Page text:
Remember that saying “comparison is the thief of joy”? Well, whoever said that was right. Comparison is the thief of joy. Truly. It is so hard to experience joy in our hearts and lives when we are constantly comparing ourself and our lives to others’.

So stop. Now. If that means you need to take a break from social media, do it. Remember: social media is a highlight reel, plain and simple. It is not real life.

Stop comparing yourself to other moms who “seem to have figured it all out.” I promise you, they haven’t – no matter how much they seem that they have. Also, those moms experience mom guilt, too.

Stop comparing and start doing you. You will be immensely happier (I know this from experience.)



Accept Imperfection

This one is the hardest for me, personally. I have OCD (like actually diagnosed OCD) so imperfection in a lot of areas is like witnessing the sounds of nails on a chalkboard over and over again – it is actually painful for me.

But, I can’t let that keep me from striving for happiness in the imperfect. I have to work on this every single day. Every single day.


There is always something that is out of place or dirty or not yet finished when you have children – it’s just part of having them. But that is ok. Nothing is perfect, including parenting, motherhood, children, our husbands and partners – the list goes on and on.

So, instead of feeling so utterly awful about your life and parenting not being perfect, try to be grateful that you have a life that is imperfect with your children and family in it – do you know how many people would give anything to be in your shoes? Lots.

The books I mention below will help you with this if you really struggle with imperfection and want to dig deeper…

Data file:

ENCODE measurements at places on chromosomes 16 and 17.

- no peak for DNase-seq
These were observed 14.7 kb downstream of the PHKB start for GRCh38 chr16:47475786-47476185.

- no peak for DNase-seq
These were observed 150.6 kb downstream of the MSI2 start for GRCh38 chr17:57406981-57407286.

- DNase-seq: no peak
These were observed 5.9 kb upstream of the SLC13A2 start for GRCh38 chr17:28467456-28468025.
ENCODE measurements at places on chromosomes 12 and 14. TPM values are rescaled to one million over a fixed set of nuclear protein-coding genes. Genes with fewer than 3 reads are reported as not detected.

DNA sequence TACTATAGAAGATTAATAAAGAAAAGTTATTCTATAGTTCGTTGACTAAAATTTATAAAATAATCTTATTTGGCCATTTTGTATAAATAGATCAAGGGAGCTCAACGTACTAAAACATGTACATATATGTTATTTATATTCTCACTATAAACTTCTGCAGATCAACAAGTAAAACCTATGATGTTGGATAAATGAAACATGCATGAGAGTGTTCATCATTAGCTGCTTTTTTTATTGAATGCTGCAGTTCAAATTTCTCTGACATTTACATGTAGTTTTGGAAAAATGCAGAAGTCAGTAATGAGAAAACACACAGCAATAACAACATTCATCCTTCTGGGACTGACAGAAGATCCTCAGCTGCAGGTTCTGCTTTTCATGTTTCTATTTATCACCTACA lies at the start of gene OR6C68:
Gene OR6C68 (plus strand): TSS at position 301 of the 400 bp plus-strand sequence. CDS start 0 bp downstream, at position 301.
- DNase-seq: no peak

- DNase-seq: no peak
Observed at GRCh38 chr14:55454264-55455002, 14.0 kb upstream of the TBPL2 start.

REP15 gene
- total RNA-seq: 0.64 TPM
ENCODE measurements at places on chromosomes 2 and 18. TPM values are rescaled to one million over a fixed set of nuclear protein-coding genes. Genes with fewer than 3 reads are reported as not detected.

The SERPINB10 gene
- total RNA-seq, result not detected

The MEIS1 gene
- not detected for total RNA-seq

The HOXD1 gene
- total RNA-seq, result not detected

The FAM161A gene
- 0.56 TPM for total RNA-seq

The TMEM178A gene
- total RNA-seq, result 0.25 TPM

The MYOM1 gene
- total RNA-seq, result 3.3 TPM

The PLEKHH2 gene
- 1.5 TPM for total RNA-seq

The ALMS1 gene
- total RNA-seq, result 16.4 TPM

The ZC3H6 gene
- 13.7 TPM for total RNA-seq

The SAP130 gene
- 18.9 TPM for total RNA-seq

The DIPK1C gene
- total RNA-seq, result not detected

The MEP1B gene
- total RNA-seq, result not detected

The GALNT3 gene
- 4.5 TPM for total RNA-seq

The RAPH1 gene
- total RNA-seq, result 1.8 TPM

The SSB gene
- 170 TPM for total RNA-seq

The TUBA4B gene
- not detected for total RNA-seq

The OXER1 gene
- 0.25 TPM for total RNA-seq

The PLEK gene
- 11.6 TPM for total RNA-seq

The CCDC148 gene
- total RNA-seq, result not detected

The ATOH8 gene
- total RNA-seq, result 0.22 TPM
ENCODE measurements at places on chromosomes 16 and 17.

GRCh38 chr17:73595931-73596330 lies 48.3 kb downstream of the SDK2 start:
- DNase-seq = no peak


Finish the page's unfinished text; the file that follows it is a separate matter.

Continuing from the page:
Make Time for Quality Time with Your Children

Sometimes, the source of mom guilt can be lack of quality time and connection with your children. That’s actually an easy fix.

We all have the same 24 hours in a day, and 7 days in a week – so whether you are working full time, working at home, staying at home, or something else, make time to spend some quality time with your children. It really will make you feel better about things and make you feel less guilty as a mom. Promise.


Get Support from Others

Stop trying to do everything yourself – this is often another source of mom guilt – I know this first hand.

Ask for help. Does the house need to be vacuumed? Ask your husband or partner to do it. Does the bathroom need to be cleaned? Ask your older child to do it.

Crossing a few things off your to-do list, even if someone else has done them, can really cut down the amount of mom guilt you feel. Don’t be afraid to ask for help.


Practice Self-Care

I have talked about self-care all over my blog – I am a huge proponent of mothers regularly practicing self-care (and self-care doesn’t always mean going to the spa or spending money, by the way).


Take a few minutes to read my post on 5 Self-Care Tips that are Actually Practical and Doable. Then, start doing them! No excuses.


Realize Mom Guilt Doesn’t Ever Completely Go Away, and That’s Okay

This one may be the hardest one for most of us. It’s the hard, cold, reality of mom guilt that is kind of shocking – it doesn’t ever go away completely.

That’s hard. That stirs up a lot of emotions for me. But you know what? It’s ok. It’s ok that we were programmed to feel guilty about things when in reality, we shouldn’t.

You know what? Sometimes, yes, sometimes, mom guilt makes you a better mom. Sometimes it forces you to do things you don’t feel you have the energy or time to do.

So, while it may be shocking to hear that it never fully goes away, just remember that we are all in this together – our mothers and grandmothers survived it and made us better women, and we can do the same with our children.

It’ll be ok, mama. It will.


Photography: Chelsea Marie Photography